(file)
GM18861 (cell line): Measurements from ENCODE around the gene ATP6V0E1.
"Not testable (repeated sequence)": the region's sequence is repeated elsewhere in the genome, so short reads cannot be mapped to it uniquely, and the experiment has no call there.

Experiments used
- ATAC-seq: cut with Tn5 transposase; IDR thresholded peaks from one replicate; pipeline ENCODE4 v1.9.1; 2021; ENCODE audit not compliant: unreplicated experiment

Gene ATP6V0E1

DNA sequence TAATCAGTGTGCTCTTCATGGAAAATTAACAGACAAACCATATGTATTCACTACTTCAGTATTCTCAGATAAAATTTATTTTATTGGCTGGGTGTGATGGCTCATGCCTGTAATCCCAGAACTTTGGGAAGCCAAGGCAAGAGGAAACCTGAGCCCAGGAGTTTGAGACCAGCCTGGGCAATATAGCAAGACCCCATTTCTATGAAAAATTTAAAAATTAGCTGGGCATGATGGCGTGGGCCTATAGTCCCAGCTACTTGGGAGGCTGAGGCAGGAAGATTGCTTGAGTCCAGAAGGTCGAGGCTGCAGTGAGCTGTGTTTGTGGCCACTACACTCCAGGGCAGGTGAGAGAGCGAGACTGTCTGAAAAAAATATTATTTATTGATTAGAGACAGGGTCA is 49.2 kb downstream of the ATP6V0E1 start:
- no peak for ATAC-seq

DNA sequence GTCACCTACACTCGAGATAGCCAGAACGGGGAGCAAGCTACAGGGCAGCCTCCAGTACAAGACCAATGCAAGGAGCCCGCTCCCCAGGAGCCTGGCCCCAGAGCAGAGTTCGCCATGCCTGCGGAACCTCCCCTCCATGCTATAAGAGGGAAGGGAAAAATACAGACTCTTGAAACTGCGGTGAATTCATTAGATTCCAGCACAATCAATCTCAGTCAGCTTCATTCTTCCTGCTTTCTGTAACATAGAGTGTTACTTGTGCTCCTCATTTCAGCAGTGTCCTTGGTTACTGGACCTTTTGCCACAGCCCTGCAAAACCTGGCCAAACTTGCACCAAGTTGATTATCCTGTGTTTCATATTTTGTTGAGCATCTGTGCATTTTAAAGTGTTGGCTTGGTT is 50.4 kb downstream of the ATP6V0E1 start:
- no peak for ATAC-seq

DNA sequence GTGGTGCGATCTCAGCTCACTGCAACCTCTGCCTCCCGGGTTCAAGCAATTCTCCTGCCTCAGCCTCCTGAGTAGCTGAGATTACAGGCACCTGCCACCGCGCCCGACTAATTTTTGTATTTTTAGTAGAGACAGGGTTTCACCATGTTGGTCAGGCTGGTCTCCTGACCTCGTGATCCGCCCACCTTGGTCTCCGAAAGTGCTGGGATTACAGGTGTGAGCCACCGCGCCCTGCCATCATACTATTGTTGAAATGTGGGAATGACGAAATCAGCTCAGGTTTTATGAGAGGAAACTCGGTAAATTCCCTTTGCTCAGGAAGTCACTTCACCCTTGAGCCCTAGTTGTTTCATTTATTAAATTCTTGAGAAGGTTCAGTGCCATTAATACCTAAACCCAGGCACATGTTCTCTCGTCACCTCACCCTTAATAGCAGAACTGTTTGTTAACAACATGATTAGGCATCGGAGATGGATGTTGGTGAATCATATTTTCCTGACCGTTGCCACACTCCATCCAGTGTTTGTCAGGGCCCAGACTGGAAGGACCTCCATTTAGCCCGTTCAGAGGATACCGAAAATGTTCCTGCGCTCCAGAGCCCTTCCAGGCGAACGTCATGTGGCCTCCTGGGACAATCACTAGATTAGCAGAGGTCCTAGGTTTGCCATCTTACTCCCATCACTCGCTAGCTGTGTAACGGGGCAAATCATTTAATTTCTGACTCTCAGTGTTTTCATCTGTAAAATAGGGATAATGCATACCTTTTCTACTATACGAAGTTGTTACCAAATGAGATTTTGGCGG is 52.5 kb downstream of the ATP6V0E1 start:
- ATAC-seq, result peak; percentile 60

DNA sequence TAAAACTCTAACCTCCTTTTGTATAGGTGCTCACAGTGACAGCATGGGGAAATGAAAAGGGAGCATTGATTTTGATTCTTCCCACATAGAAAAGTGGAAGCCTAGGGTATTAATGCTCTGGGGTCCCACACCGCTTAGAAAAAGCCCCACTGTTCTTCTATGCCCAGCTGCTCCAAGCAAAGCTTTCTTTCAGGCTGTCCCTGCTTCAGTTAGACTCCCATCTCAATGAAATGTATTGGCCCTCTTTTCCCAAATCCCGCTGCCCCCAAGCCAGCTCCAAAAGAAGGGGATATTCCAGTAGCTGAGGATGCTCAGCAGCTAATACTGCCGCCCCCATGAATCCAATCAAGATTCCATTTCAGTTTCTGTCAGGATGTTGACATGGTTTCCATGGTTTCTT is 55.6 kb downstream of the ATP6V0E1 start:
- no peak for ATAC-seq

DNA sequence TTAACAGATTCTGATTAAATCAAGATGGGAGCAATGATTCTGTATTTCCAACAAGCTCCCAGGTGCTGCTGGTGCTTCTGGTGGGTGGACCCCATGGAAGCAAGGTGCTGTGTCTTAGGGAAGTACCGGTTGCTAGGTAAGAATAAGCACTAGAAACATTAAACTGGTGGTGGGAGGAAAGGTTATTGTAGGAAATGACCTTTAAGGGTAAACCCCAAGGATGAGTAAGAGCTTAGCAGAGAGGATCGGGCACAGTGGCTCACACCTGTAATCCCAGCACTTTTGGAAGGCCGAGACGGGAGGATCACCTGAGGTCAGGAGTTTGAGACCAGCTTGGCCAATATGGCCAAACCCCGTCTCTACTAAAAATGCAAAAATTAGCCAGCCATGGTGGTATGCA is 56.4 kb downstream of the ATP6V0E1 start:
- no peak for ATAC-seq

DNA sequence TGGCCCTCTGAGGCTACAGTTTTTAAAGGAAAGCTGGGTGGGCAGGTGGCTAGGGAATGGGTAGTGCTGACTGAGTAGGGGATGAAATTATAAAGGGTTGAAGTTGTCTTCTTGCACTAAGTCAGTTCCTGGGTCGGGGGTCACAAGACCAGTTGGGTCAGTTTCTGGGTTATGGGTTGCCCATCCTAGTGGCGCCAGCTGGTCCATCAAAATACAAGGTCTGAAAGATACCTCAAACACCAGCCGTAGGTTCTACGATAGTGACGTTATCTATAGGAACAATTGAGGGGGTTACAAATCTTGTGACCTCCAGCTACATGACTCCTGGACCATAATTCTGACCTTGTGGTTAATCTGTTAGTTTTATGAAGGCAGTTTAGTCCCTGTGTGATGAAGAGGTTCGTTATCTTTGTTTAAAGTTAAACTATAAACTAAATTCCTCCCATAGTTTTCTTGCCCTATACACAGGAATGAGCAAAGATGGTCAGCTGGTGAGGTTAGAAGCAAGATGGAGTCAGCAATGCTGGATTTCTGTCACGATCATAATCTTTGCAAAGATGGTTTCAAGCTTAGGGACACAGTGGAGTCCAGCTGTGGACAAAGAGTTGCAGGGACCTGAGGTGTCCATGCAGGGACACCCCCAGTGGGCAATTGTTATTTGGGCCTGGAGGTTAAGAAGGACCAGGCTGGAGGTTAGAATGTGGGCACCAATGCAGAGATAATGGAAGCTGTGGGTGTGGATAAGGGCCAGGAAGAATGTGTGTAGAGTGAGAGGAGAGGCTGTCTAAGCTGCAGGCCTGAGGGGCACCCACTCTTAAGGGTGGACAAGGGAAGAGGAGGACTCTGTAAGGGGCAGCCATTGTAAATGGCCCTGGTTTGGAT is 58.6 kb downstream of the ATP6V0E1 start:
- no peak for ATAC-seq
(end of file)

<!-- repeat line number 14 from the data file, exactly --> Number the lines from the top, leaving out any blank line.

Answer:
DNA sequence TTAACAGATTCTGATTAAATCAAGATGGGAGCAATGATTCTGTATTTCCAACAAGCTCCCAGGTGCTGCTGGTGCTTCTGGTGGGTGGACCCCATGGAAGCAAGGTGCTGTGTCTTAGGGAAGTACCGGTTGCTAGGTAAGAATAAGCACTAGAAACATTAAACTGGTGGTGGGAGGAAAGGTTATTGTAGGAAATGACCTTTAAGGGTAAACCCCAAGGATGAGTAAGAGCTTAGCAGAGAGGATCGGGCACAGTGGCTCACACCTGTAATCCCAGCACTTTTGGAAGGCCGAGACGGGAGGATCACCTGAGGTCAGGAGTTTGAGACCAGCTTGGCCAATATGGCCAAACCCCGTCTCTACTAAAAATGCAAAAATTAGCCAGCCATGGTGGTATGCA is 56.4 kb downstream of the ATP6V0E1 start: